As a result, we find that the promo was incorrectly classified G, because it contained violent adult themes which would have disturbed and alarmed child viewers. In these circumstances, we conclude that the broadcaster did not adequately consider the interests of child viewers by broadcasting the promo during children’s normally accepted viewing times.
 Having reached this conclusion, we must now decide whether to uphold the complaint as a breach of Standard 9.
 We acknowledge that upholding the children’s interests complaint would place a limit on the broadcaster’s right to freedom of expression. In Harrison and TVNZ,1 the Authority determined that upholding a complaint under Standard 9 would be prescribed by law and a justified limitation on the broadcaster’s right to freedom of expression as required by section 5 of the Bill of Rights Act. In that decision, the Authority described the objective of Standard 9 in the following terms:
In the Authority’s view, the purpose of the children’s interests standard is to protect children from broadcasts which might adversely affect them.
 With that in mind, we must consider whether it would be a reasonable and proportionate limit on TVNZ’s freedom of expression to uphold a breach of Standard 9 on this occasion. In our view, upholding a breach of the children’s interests standard would ensure that broadcasters take care to protect child viewers during their normally accepted viewing times from content that may disturb or alarm them. In this respect, upholding this part of the complaint clearly promotes the objective of Standard 9, and therefore places a justified and reasonable limit on TVNZ’s freedom of expression.
 Accordingly, we uphold the complaint that the promo breached Standard 9.
For the above reasons the Authority upholds the complaint that the broadcast by Television New Zealand Ltd of a promo for Real Crime: Interview with a Serial Killer on 16 September 2009 breached Standard 9 of the Free-to-Air Television Code of Broadcasting Practice.
 Having upheld the complaint, we may make orders under sections 13 and 16 of the Broadcasting Act 1989. We invited submissions on orders from the parties.
 Ms Newton submitted that TVNZ should be ordered to broadcast a statement summarising the Authority’s decision. She stated that if the Authority was going to make an order of costs to the Crown against TVNZ, the money should be paid to a charity rather than to the Crown.
 TVNZ stated that it had highlighted the Authority’s finding that the promo was violent due to its tone and language to “all relevant departments” and that it had reiterated the need for attention to be paid to ensure that promos comply with the classification of the host programme. The broadcaster said that the decision had “occasioned a review to improve the process” and that it had never intended to “disturb viewers”.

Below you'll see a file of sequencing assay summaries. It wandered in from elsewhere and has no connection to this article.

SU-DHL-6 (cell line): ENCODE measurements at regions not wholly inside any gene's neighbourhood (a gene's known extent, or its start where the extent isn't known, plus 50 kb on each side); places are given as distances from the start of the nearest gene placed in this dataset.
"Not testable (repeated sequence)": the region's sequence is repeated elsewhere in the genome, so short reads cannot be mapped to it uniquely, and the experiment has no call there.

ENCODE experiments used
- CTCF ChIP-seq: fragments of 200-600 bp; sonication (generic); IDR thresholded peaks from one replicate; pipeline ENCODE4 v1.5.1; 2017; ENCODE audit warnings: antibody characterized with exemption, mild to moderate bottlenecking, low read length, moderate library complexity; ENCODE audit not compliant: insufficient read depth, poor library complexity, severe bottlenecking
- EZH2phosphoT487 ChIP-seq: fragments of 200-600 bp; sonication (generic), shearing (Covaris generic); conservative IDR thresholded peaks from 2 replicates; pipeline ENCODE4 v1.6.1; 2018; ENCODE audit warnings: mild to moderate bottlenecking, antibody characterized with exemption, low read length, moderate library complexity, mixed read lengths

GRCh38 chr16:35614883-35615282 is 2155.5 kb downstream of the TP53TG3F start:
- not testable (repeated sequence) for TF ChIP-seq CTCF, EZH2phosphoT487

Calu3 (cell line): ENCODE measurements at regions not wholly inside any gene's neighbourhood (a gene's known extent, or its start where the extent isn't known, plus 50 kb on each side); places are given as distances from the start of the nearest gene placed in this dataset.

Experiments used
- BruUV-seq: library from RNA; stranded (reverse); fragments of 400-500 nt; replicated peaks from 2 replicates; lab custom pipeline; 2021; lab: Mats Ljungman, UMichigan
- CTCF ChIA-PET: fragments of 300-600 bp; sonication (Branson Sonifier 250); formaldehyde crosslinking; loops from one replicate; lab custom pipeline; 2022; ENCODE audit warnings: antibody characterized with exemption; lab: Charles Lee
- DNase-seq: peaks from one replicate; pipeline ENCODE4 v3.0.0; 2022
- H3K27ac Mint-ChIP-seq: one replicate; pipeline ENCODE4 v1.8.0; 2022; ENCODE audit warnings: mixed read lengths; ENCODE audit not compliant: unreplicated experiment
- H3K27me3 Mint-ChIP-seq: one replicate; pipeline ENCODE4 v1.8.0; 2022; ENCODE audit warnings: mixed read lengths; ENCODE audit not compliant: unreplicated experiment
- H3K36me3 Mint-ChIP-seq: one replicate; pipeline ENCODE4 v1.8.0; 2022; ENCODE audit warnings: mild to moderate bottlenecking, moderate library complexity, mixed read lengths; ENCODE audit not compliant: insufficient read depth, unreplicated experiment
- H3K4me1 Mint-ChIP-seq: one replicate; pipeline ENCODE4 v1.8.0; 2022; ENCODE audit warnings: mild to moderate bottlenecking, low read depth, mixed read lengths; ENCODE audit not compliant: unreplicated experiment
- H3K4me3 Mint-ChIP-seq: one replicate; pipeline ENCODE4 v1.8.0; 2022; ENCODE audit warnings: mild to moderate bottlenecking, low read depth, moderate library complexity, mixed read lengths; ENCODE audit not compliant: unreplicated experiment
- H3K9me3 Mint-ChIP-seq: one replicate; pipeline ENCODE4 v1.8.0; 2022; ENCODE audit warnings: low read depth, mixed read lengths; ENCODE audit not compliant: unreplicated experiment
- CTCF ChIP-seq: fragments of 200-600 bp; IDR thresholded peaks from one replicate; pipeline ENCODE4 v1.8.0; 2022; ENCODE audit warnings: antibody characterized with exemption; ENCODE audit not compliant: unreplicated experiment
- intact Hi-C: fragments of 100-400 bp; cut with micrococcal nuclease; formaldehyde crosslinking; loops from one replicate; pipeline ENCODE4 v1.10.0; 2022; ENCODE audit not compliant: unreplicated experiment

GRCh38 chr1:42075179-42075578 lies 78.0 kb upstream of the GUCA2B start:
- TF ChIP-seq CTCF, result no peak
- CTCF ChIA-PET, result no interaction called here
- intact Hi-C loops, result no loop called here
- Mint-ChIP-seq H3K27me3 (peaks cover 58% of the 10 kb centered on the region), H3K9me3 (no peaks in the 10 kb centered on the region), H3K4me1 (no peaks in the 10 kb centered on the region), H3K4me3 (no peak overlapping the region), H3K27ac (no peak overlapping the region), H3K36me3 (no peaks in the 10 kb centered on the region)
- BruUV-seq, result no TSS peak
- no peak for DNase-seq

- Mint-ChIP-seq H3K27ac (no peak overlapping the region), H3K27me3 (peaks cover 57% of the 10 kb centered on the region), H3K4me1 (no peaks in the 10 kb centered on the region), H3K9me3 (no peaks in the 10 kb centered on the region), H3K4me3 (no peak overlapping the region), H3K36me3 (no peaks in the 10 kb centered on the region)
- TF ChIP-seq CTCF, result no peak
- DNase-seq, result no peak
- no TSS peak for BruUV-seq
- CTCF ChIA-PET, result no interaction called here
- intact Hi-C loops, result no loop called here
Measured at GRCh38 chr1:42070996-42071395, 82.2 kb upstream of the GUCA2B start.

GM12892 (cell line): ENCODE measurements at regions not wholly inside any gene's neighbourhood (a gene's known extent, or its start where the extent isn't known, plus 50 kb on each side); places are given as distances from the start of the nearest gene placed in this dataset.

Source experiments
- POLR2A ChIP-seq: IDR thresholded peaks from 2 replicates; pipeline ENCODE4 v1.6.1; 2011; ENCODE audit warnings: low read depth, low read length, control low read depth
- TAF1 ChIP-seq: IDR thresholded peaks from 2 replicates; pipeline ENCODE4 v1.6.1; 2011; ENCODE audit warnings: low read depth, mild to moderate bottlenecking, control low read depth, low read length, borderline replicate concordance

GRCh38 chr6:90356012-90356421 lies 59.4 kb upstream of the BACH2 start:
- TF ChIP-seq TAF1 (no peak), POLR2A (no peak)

TVNZ submitted that the publication of the Authority’s decision was a sufficient penalty in the circumstances.
 We note that in 2008, three complaints were upheld against TVNZ in relation to the broadcast of promos which breached the programme classification and children’s interests standards.2 We also note that in Oosterbroek and TVNZ – the third upheld complaint of the three – we ordered TVNZ to pay $2,000 costs to the Crown.
 Costs to the Crown are generally imposed where there has been a serious departure from broadcasting standards. Taking into account all the circumstances of this case, we consider that such an award is appropriate on this occasion. Consistent with previous orders in similar circumstances, we conclude that TVNZ should pay costs to the Crown in the amount of $2,000.
 We also note that any similar breach in the future will incur a heavier penalty.
 With respect to Ms Newton’s submission that any costs award should be directed to a charity, we point out that the Broadcasting Act only allows us to order costs to be paid to the Crown.
 We have considered the New Zealand Bill of Rights Act and the importance of the principle of freedom of expression. On this occasion we are satisfied that the making of these orders is consistent with the requirement in the Bill of Rights Act that limits on freedom of expression must be prescribed by law, be reasonable, and be demonstrably justifiable in a free and democratic society.
Pursuant to section 16(4) of the Act, the Authority orders Television New Zealand Ltd to pay to the Crown costs in the amount of $2,000, within one month of the date of this decision.
The order for costs shall be enforceable in the Wellington District Court.
Signed for and on behalf of the Authority
27 April 2010
The following correspondence was received and considered by the Authority when it determined this complaint:
1. Jakki Newton’s formal complaint – 17 September 2009
2. TVNZ’s response to the formal complaint – 15 October 2009
3. Ms Newton’s referral to the Authority – 17 October 2009
4. TVNZ’s response to the Authority – 1 December 2009
5. Ms Newton’s submissions on orders – 24 February 2010
6. TVNZ’s submissions on orders – 19 March 2010
1Decision No. 2008-066